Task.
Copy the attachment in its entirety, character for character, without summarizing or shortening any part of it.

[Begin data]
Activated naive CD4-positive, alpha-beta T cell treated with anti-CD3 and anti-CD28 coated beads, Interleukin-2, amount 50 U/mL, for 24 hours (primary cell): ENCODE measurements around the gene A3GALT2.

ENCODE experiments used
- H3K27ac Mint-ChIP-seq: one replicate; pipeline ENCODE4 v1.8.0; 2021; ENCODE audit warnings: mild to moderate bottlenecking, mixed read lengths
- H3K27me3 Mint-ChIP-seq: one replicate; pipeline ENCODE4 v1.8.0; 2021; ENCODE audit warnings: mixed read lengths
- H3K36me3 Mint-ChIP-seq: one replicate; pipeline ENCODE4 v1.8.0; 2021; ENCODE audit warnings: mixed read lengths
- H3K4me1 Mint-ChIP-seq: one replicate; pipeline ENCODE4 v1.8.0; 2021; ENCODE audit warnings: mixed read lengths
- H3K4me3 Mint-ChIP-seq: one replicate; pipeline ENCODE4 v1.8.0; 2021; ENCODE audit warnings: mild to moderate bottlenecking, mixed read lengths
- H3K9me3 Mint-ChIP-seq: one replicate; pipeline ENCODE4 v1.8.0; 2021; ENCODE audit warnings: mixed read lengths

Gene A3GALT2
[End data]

Activated naive CD4-positive, alpha-beta T cell treated with anti-CD3 and anti-CD28 coated beads, Interleukin-2, amount 50 U/mL, for 24 hours (primary cell): ENCODE measurements around the gene A3GALT2.

ENCODE experiments used
- H3K27ac Mint-ChIP-seq: one replicate; pipeline ENCODE4 v1.8.0; 2021; ENCODE audit warnings: mild to moderate bottlenecking, mixed read lengths
- H3K27me3 Mint-ChIP-seq: one replicate; pipeline ENCODE4 v1.8.0; 2021; ENCODE audit warnings: mixed read lengths
- H3K36me3 Mint-ChIP-seq: one replicate; pipeline ENCODE4 v1.8.0; 2021; ENCODE audit warnings: mixed read lengths
- H3K4me1 Mint-ChIP-seq: one replicate; pipeline ENCODE4 v1.8.0; 2021; ENCODE audit warnings: mixed read lengths
- H3K4me3 Mint-ChIP-seq: one replicate; pipeline ENCODE4 v1.8.0; 2021; ENCODE audit warnings: mild to moderate bottlenecking, mixed read lengths
- H3K9me3 Mint-ChIP-seq: one replicate; pipeline ENCODE4 v1.8.0; 2021; ENCODE audit warnings: mixed read lengths

Gene A3GALT2